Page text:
BEIJING--Chinese President Hu Jintao on July 19 pledged African governments $20 billion in credit over the next three years and called for more China-Africa coordination in international affairs to defend against the "bullying" of richer powers.
South African President Jacob Zuma also took take a swipe at European trade partners who he said tended to engage Africa for their sole benefit. But Zuma said Africa must be cautious and avoid allowing that sort of pattern to govern its relationship with China.
Hu made the lending pledge during the opening ceremony of the Forum on China-Africa Cooperation in Beijing. The credit line is double the amount offered in 2009 at the last forum held in Egypt.
Hu promised more Chinese help for African countries in building agricultural technology centers, training medical and other personnel, and digging wells to expand access to clean water. China will encourage investment and assistance in infrastructure that facilitates trade within Africa, he said.
China has emerged as Africa's main trading partner and a major source of investment for infrastructure, pouring billions of dollars into roads and developing the energy sector across the continent.
Trade between the two sides hit a record $166 billion last year, a three-fold increase since 2006.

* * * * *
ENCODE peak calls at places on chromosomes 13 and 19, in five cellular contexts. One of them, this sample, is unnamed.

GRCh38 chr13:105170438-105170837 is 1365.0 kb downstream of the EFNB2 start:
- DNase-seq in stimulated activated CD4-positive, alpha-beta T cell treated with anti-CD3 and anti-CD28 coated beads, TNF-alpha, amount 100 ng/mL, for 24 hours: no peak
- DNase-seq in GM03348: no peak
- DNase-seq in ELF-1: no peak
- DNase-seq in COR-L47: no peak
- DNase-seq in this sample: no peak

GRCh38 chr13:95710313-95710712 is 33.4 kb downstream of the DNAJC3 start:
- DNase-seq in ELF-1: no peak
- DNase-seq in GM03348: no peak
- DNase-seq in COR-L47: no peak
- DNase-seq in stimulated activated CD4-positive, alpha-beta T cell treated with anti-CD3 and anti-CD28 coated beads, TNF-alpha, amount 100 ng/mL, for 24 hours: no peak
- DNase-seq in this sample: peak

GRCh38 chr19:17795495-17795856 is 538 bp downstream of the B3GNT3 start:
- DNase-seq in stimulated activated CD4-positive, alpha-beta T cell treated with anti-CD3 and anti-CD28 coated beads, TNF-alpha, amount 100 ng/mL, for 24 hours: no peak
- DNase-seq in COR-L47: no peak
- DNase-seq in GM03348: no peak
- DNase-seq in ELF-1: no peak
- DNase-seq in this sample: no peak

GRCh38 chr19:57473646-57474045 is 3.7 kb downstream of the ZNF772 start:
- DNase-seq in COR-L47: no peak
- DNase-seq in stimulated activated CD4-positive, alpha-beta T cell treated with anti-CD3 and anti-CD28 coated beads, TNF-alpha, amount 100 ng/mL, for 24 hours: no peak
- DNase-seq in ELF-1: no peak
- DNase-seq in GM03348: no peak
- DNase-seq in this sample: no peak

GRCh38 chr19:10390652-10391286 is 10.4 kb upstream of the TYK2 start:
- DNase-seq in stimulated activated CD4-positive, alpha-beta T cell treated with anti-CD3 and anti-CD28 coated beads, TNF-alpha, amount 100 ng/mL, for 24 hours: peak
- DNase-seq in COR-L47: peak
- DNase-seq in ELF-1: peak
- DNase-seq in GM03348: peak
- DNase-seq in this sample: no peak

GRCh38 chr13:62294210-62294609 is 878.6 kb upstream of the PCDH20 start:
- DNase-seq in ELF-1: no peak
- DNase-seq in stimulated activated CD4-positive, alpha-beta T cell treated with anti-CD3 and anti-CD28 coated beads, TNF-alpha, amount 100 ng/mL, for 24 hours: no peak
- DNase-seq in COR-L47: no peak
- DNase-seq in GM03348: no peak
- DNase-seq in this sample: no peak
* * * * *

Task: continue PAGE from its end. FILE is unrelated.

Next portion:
But China's presence in Africa has also sparked concerns about labor abuses and corruption. Some observers see Chinese investment in Africa as an unequal partnership between an emerging economic giant and the world's poorest continent and accuse Beijing of offering no-strings-attached investment for repressive regimes.
Hu, in his remarks, put a positive spin on that hands-off approach saying China would "give genuine support to African countries' independent choice of development path and genuinely help African countries strengthen capacity for self-development.''
He pledged China would ``forever be a good friend, good partner and good brother of the African people."
Zuma, speaking just after Hu and before dignitaries including U.N. Secretary-General Ban Ki-moon, took a more cautious tone, warning that African nations must avoid repeating the mistakes of their colonial past.
Zuma said China has provided Africa human resource development, debt relief and investment, while Africa in return has given China "a supply of raw materials, other products, and technology transfer." He called this trade pattern "unsustainable in the long term."
"Africa's past economic experience with Europe dictates a need to be cautious when entering into partnerships with other economies," Zuma said.
"We certainly are convinced that China's intention is different to that of Europe, which to date continues to tend to influence African countries for their sole benefit."
China has tried hard to avoid being seen as neocolonial power in Africa, stressing its own status as a still-developing country. In his remarks on July 19, Hu again underscored this point and said China and Africa, as developing powers, should align themselves more closely in global forums such as the United Nations.
"China and Africa should increase coordination and cooperation in international affairs," Hu said. "We should oppose the practices of the big bullying the small, the strong domineering over the weak and the rich oppressing the poor."
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